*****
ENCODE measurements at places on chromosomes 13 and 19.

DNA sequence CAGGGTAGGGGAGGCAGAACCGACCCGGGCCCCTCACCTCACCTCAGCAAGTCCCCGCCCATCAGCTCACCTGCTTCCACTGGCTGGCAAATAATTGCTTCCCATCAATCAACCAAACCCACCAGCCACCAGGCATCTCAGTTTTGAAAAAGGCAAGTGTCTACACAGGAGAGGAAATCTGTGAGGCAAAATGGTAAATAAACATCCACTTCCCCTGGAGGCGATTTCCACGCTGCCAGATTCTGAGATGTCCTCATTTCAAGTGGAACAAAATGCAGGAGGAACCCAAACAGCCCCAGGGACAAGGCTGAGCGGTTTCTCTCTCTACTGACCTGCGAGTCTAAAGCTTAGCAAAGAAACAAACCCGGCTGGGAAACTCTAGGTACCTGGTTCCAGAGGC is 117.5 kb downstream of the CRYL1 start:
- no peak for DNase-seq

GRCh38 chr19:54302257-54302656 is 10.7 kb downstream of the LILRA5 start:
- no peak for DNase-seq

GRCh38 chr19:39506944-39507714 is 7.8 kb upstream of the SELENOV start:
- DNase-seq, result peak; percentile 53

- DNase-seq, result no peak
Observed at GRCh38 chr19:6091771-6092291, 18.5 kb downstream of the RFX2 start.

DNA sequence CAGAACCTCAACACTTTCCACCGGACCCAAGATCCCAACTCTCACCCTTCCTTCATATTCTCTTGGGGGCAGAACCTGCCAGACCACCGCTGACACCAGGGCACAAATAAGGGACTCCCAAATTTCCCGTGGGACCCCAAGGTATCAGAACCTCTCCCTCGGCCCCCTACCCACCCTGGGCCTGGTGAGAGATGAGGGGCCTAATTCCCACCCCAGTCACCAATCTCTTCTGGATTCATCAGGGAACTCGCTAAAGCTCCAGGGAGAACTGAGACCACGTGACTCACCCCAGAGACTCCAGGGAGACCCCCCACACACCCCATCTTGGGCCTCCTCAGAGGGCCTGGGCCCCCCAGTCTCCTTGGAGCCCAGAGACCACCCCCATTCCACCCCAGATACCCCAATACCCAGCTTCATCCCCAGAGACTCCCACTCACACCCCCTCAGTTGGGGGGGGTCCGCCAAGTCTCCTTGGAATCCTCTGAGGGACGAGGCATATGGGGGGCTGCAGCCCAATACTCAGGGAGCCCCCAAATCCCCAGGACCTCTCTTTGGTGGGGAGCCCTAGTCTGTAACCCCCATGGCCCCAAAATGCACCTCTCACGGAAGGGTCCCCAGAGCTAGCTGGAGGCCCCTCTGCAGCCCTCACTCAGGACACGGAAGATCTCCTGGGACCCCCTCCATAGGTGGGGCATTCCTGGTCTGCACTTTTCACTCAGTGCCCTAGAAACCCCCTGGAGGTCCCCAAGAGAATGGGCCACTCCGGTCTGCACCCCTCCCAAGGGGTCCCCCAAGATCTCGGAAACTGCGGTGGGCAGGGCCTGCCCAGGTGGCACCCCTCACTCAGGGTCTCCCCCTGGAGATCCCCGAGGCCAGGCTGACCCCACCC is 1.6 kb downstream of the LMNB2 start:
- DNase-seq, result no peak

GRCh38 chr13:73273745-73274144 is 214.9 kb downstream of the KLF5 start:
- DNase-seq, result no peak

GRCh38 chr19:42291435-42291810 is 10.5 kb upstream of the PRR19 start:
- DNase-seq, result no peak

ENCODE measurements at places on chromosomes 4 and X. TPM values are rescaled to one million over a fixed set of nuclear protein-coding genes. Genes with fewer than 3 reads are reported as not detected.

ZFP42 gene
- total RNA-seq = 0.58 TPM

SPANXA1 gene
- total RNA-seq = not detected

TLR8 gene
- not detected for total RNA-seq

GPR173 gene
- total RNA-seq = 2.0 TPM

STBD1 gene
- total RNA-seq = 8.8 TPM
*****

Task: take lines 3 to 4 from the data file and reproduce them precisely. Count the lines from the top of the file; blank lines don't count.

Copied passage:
- no peak for DNase-seq

GRCh38 chr19:54302257-54302656 is 10.7 kb downstream of the LILRA5 start: